Posts Tagged: humans

Standards and Methodological Rigor in Pulmonary Arterial Hypertension Preclinical and Translational Research

Standards and Methodological Rigor in Pulmonary Arterial Hypertension Preclinical and Translational Research

Steeve Provencher, Stephen L. Archer, F. Daniel Ramirez, Benjamin Hibbert, Roxane Paulin, Olivier Boucherat, Yves Lacasse, Sébastien Bonnet

Adaptation of statistical and methodological rigor according to the nature of the study. There is no single type of laboratory study. For confirmatory studies, the most rigorous application of randomized controlled trial-like approaches should be applied, including prespecified study design and statistical analysis plan, describing eligibility criteria, sample size calculation, relevant study read-outs, interim analysis (if any), and corrections for multiple analyses, as well as randomization and concealment procedures, validation of the results, and potentially study preregistration. However, this type of approach may be expensive and cumbersome, and applying randomized controlled trial-like standards to studies focusing on discovery and elucidating fundamental biological processes may not add the same level of value. Thus, expectations and methodological rigor must be appropriately calibrated to the goals of the study. In all cases, however, the choice of an appropriate animal model that is representative of the human disease, the development of standardized operating procedures, blinded outcome assessment, and transparent reporting is critical. [Powerpoint File]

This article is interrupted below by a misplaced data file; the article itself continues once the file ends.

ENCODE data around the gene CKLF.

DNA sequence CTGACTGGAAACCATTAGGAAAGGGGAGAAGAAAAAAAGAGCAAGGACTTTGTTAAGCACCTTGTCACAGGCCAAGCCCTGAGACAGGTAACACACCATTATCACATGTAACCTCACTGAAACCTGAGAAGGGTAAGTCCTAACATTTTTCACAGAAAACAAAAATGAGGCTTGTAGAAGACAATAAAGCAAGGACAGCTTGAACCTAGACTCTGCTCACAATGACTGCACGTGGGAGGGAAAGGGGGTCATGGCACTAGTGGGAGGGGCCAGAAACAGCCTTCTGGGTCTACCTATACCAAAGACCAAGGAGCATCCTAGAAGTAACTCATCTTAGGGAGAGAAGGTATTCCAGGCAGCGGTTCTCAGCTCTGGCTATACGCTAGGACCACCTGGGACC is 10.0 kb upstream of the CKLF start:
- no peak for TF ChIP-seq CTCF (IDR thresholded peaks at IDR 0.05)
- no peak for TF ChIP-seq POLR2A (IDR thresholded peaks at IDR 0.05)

Sleep Apnea and Cardiovascular Disease: An Enigmatic Risk Factor

Sleep Apnea and Cardiovascular Disease: An Enigmatic Risk Factor

John S. Floras

Group mean gray matter differences in key cortical autonomic regions between individuals with and without obstructive sleep apnea (OSA). Cortical thickness (A) and voxel-based morphometric (B) analysis of 19 sex- and age-matched control (C) participants with no or mild OSA and 22 with moderate-to-severe OSA demonstrates, in the latter, significant thinning of the left dorsal posterior insular cortex (L dpIC) and thickening of the left midcingulate cortex (L MCC). L dpIC thinning correlated inversely with participants’ oxygen desaturation index; L MCC thickness correlated directly with muscle sympathetic burst incidence recorded with participants awake and resting supine (r=0.46; P=0.002). Reprinted from Taylor et al60 with permission. Copyright ©2017, Oxford University Press. [Powerpoint File]

Epigenomics: Technologies and Applications

Epigenomics: Technologies and Applications

Kevin C. Wang, Howard Y. Chang